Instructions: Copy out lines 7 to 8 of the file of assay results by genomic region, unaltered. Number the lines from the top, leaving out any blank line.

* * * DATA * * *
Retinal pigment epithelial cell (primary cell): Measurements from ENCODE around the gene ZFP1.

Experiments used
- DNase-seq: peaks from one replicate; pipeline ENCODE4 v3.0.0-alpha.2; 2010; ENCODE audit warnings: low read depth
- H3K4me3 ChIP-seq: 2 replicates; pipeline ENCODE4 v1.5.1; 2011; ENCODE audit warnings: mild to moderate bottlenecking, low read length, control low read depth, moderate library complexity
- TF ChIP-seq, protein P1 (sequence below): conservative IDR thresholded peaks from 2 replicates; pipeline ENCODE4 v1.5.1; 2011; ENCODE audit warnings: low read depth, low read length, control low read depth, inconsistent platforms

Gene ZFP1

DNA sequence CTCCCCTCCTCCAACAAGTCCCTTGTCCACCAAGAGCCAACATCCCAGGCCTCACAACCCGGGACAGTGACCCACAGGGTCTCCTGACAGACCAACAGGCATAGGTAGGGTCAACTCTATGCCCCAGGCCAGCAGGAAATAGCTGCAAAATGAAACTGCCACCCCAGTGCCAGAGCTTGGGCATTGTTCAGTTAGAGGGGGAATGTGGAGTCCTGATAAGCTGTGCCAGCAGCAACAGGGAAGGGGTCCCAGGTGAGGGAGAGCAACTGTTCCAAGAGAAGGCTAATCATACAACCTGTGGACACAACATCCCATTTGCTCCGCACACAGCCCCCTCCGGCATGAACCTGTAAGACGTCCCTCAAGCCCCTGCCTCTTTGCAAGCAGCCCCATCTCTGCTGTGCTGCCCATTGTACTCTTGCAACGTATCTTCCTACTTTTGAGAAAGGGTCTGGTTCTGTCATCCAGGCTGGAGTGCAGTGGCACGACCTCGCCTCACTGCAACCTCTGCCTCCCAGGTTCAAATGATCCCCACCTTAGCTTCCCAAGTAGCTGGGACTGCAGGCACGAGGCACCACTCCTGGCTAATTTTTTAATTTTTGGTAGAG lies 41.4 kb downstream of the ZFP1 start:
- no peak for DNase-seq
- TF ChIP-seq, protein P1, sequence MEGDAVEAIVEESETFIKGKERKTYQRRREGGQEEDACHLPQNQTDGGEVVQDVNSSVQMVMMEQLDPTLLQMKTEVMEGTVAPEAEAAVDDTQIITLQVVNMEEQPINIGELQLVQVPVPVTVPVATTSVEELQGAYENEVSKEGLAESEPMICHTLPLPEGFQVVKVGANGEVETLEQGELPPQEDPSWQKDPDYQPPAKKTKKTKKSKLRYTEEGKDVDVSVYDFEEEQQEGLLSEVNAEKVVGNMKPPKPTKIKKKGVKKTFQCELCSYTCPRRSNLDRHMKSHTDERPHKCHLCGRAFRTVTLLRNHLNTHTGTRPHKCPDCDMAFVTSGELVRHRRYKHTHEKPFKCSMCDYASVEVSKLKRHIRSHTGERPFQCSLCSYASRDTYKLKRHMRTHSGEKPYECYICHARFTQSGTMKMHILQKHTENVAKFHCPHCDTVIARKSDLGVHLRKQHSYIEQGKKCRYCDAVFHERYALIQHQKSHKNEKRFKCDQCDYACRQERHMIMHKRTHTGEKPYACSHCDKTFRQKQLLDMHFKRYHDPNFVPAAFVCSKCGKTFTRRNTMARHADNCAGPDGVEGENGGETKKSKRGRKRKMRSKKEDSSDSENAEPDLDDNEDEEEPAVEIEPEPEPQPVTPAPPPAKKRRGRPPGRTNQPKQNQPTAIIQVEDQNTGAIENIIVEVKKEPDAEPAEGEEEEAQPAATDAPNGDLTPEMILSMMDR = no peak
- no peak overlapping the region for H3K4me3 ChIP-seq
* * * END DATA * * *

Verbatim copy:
DNA sequence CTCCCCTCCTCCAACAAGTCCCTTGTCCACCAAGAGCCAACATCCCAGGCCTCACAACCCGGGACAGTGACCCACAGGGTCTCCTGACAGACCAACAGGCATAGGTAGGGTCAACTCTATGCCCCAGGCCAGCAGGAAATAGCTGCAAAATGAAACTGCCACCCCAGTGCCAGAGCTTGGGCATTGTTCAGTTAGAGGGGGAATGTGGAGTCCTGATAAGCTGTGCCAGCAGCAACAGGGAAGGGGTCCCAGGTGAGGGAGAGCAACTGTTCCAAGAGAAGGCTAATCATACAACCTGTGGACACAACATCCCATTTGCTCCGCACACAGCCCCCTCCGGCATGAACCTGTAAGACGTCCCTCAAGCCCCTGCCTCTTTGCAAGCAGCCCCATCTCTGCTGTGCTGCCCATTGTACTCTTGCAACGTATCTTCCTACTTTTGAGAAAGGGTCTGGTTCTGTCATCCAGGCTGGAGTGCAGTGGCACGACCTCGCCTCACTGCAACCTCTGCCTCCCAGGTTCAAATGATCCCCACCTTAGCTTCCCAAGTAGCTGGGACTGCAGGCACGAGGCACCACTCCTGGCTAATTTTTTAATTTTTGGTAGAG lies 41.4 kb downstream of the ZFP1 start:
- no peak for DNase-seq